The Cons

Unpredictable Hours

The unpredictable hours can lead to a tricky life as you won’t be able to plan any social gatherings or chores around your work. You may also find that your social life will end up suffering as you won’t can’t plan what events you’ll be attending or when you can meet a friend for a drink.

You Can End up With Less Work Than Expected

Although at the beginning of your contract you’d been told you’d have an estimated amount of working hours per week, it can vary and you have no rights to change it. This can be tricky and will take a toll on your financial status.

You Can Be Sent Home When You’re Physically at Work

This controversial aspect of zero-hour contracts has been brought into the limelight recently as a study showed that “one in five employers (19%) say they tend to give contracted staff less than 48 hours notice of their shifts, figures from Citizens Advice reveal”. Employees are also being sent home once they’ve arrived at work, not even getting paid for their journey there.

Poor Communication

With zero hour contracts, you don’t have the same relationship you would have with your manager under a normal employment. This can lead to a lack of communication and make you feel insecure.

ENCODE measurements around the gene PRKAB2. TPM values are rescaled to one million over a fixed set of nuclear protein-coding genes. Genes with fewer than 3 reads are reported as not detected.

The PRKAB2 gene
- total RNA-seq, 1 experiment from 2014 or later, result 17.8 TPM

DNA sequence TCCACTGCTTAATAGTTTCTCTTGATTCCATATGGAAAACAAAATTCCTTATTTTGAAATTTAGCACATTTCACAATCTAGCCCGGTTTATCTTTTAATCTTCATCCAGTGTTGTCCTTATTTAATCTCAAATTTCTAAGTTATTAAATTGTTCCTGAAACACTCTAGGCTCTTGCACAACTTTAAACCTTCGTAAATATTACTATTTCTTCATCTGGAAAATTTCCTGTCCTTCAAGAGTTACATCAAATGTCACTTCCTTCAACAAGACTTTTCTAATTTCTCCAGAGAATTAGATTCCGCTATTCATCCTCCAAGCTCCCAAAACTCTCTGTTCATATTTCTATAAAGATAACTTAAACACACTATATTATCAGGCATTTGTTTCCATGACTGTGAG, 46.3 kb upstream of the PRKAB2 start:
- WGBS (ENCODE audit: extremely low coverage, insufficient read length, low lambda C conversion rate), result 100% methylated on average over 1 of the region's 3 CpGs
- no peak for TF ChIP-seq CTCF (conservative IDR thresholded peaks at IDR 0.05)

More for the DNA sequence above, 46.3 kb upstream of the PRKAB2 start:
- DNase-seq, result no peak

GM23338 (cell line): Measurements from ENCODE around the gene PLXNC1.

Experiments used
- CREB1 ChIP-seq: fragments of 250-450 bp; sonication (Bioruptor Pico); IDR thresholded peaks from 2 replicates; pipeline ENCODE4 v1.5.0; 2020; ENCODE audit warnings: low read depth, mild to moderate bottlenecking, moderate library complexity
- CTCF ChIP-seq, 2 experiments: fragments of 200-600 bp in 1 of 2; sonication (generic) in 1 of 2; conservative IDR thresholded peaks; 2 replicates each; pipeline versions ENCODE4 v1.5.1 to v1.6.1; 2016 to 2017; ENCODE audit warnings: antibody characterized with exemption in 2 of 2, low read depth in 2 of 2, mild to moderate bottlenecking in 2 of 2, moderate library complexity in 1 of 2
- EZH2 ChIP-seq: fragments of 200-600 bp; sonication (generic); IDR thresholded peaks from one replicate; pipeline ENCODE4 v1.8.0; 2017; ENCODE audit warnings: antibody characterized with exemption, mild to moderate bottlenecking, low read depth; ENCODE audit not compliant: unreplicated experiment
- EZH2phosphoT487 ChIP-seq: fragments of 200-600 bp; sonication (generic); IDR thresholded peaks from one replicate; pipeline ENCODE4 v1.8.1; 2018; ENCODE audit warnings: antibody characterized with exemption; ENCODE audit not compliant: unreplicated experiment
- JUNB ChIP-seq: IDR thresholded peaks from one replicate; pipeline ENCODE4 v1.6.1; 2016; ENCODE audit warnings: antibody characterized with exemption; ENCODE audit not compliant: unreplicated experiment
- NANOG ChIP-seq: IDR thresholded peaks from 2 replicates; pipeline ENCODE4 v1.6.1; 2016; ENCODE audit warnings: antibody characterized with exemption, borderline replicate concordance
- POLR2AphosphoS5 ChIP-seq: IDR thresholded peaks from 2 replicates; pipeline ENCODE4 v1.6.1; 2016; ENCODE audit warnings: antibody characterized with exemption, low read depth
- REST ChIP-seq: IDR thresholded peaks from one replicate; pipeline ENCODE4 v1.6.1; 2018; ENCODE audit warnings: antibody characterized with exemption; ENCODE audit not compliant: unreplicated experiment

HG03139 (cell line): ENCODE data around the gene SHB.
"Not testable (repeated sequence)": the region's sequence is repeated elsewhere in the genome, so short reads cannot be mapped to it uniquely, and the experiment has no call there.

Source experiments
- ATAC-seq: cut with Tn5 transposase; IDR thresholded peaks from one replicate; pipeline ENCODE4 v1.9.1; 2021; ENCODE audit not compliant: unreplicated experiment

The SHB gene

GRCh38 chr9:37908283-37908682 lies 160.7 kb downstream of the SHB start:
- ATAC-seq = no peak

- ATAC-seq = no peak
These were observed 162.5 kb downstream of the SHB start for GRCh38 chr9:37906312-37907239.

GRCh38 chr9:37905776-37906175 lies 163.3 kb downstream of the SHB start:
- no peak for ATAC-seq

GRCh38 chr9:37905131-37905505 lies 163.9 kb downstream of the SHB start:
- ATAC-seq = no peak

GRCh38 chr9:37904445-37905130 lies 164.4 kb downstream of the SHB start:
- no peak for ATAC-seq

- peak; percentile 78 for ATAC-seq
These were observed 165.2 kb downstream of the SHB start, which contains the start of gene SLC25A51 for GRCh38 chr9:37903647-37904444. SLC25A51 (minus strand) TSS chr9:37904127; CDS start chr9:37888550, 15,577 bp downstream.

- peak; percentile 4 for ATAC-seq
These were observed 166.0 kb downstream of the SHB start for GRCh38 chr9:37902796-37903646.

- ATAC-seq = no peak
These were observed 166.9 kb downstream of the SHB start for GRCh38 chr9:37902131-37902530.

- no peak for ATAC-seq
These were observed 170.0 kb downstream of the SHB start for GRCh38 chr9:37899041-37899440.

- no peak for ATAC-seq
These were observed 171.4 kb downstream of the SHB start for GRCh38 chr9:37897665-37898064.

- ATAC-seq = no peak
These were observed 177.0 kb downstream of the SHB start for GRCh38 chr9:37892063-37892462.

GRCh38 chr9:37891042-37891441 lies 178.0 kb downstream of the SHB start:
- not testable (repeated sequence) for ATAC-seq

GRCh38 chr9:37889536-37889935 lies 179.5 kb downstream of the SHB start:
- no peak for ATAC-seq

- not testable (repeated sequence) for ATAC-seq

Lack of Security

With such minimal hours, you can lack financial security, especially if you have a mortgage to pay. You never know what you will be receiving each month and it can be hard to plan for the future. If you are working under 16 hours in the UK, you are also entitled to unemployment benefits that will tie you over.

No Set Working Hours

Not knowing when you'll work can make you feel restricted, especially if you are balancing more than one job, or if you have other responsibilities such as picking the kids up from school. Let your employee know of the times you definitely can’t work so you are clear from the start of your contract.

Can Be Dismissed at Any Time

Another setback is that according to the policy of the contract you can be made redundant without any prior warning. This can take an emotional toll on you as you won’t be given any time to digest the news and look for a new job.

Little Income

While it’s true that you may have the opportunity for extra hours, if a lot of staff in the company are on the same type of contract, there may not be enough hours for you and you may end up struggling to pay the bills some months. In this instance, it can be extremely frustrating, especially if you can’t find employment with another company.

Increased Pressure

Although the contract offers flexibility and in theory, you should be able to turn down work if you can’t do it, many companies, especially in hospitality will put the pressure on you to turn up to last minute shifts. You’ll feel guilty turning them down and it may result in you not being offered any more hours in the future.


Zero hour contracts aren’t for everyone, and may not be a permanent solution, it may be something to consider while you are transitioning from one career to another.

Have you been in a zero hour contract before? Has it worked for you? Drop us a comment in the section box below…